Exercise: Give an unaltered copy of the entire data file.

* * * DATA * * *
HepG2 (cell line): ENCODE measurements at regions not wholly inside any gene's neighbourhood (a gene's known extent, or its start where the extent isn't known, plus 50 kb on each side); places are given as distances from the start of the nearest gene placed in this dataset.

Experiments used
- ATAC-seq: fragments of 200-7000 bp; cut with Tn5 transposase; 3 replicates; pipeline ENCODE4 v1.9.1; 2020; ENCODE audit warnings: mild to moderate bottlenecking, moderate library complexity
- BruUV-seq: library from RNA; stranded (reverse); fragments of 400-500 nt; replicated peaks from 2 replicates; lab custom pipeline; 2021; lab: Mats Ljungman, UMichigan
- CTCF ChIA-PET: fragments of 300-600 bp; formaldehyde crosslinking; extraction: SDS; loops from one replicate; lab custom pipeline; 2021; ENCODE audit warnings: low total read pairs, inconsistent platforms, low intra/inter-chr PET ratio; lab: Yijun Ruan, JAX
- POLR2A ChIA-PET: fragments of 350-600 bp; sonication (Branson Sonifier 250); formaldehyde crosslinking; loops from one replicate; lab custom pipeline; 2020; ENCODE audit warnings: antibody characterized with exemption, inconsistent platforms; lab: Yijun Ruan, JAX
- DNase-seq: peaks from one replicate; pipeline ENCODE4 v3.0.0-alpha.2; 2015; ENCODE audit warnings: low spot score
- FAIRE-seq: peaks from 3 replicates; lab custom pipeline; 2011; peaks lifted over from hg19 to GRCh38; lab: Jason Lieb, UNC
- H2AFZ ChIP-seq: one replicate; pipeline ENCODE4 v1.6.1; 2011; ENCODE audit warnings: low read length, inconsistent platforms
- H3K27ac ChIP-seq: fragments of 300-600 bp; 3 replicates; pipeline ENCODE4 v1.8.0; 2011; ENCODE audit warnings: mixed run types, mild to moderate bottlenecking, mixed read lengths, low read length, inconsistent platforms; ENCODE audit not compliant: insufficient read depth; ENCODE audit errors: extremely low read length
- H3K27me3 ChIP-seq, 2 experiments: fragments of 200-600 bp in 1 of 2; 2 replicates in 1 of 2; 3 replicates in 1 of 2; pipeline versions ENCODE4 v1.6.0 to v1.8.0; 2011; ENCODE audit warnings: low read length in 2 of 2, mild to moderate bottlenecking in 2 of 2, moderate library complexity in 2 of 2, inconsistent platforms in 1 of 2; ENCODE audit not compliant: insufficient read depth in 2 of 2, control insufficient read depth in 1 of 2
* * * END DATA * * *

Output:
HepG2 (cell line): ENCODE measurements at regions not wholly inside any gene's neighbourhood (a gene's known extent, or its start where the extent isn't known, plus 50 kb on each side); places are given as distances from the start of the nearest gene placed in this dataset.

Experiments used
- ATAC-seq: fragments of 200-7000 bp; cut with Tn5 transposase; 3 replicates; pipeline ENCODE4 v1.9.1; 2020; ENCODE audit warnings: mild to moderate bottlenecking, moderate library complexity
- BruUV-seq: library from RNA; stranded (reverse); fragments of 400-500 nt; replicated peaks from 2 replicates; lab custom pipeline; 2021; lab: Mats Ljungman, UMichigan
- CTCF ChIA-PET: fragments of 300-600 bp; formaldehyde crosslinking; extraction: SDS; loops from one replicate; lab custom pipeline; 2021; ENCODE audit warnings: low total read pairs, inconsistent platforms, low intra/inter-chr PET ratio; lab: Yijun Ruan, JAX
- POLR2A ChIA-PET: fragments of 350-600 bp; sonication (Branson Sonifier 250); formaldehyde crosslinking; loops from one replicate; lab custom pipeline; 2020; ENCODE audit warnings: antibody characterized with exemption, inconsistent platforms; lab: Yijun Ruan, JAX
- DNase-seq: peaks from one replicate; pipeline ENCODE4 v3.0.0-alpha.2; 2015; ENCODE audit warnings: low spot score
- FAIRE-seq: peaks from 3 replicates; lab custom pipeline; 2011; peaks lifted over from hg19 to GRCh38; lab: Jason Lieb, UNC
- H2AFZ ChIP-seq: one replicate; pipeline ENCODE4 v1.6.1; 2011; ENCODE audit warnings: low read length, inconsistent platforms
- H3K27ac ChIP-seq: fragments of 300-600 bp; 3 replicates; pipeline ENCODE4 v1.8.0; 2011; ENCODE audit warnings: mixed run types, mild to moderate bottlenecking, mixed read lengths, low read length, inconsistent platforms; ENCODE audit not compliant: insufficient read depth; ENCODE audit errors: extremely low read length
- H3K27me3 ChIP-seq, 2 experiments: fragments of 200-600 bp in 1 of 2; 2 replicates in 1 of 2; 3 replicates in 1 of 2; pipeline versions ENCODE4 v1.6.0 to v1.8.0; 2011; ENCODE audit warnings: low read length in 2 of 2, mild to moderate bottlenecking in 2 of 2, moderate library complexity in 2 of 2, inconsistent platforms in 1 of 2; ENCODE audit not compliant: insufficient read depth in 2 of 2, control insufficient read depth in 1 of 2